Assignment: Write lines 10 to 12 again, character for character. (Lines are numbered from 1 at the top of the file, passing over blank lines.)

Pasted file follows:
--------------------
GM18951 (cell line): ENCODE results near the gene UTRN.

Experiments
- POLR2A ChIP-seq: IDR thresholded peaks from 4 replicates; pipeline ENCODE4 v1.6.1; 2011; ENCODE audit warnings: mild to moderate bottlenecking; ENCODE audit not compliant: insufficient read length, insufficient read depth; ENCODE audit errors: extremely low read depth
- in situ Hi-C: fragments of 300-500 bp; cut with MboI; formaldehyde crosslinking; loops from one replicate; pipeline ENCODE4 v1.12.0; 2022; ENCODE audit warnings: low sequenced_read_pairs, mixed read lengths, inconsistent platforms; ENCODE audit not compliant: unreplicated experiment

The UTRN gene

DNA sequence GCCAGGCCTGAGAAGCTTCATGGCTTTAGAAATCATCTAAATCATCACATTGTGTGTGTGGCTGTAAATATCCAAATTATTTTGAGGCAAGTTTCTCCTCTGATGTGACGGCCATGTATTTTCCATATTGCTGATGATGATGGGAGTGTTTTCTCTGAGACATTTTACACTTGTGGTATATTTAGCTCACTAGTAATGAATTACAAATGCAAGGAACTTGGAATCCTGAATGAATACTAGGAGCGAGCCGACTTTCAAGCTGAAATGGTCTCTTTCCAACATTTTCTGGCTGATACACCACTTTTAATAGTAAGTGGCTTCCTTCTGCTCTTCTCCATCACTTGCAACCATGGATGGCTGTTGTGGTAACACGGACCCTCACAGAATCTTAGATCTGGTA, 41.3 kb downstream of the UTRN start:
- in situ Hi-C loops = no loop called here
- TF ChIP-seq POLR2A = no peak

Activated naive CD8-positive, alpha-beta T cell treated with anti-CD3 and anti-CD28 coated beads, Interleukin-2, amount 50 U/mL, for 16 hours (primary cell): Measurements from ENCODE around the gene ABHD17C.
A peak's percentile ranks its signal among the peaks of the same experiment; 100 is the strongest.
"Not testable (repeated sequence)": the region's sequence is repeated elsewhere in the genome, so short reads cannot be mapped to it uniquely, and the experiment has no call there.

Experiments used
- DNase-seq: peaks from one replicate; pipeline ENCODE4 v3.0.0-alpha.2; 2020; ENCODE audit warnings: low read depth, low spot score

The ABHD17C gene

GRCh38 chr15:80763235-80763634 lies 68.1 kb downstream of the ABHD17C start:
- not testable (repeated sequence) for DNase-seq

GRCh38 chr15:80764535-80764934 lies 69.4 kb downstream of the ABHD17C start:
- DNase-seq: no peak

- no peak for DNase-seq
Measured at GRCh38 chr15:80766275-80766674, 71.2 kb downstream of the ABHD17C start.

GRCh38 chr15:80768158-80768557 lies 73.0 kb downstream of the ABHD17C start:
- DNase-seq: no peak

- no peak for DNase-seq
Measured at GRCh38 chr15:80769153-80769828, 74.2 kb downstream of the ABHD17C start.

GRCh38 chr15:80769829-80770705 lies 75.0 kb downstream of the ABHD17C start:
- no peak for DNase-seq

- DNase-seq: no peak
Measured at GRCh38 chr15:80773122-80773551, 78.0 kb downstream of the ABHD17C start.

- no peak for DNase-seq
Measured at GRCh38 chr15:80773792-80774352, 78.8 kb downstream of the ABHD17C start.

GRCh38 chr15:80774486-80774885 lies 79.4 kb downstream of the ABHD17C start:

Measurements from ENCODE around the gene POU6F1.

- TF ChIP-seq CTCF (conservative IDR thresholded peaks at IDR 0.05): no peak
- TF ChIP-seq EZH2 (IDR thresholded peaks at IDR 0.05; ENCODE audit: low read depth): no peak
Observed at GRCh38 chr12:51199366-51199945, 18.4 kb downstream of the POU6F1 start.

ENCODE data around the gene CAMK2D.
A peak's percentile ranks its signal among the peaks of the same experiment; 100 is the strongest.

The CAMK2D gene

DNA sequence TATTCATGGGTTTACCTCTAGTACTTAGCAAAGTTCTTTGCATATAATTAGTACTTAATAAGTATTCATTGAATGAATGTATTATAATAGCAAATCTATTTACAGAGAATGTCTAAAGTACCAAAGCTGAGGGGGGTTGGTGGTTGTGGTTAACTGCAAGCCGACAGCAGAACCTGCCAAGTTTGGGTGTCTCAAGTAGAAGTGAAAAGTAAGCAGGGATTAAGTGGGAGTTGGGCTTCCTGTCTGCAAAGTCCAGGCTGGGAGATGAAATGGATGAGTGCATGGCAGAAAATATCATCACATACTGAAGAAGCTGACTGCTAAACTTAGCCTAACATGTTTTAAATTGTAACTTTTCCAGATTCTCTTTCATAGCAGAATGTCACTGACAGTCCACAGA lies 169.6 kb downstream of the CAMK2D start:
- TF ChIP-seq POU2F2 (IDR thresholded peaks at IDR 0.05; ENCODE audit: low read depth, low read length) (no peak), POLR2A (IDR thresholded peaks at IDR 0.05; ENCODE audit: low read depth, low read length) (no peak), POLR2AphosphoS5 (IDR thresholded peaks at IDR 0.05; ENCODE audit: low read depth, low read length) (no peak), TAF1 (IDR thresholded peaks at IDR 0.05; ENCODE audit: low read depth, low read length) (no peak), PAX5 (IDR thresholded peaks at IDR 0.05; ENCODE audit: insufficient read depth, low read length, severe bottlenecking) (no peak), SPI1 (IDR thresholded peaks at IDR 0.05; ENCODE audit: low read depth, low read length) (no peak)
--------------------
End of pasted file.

A peak's percentile ranks its signal among the peaks of the same experiment; 100 is the strongest.
"Not testable (repeated sequence)": the region's sequence is repeated elsewhere in the genome, so short reads cannot be mapped to it uniquely, and the experiment has no call there.

Experiments used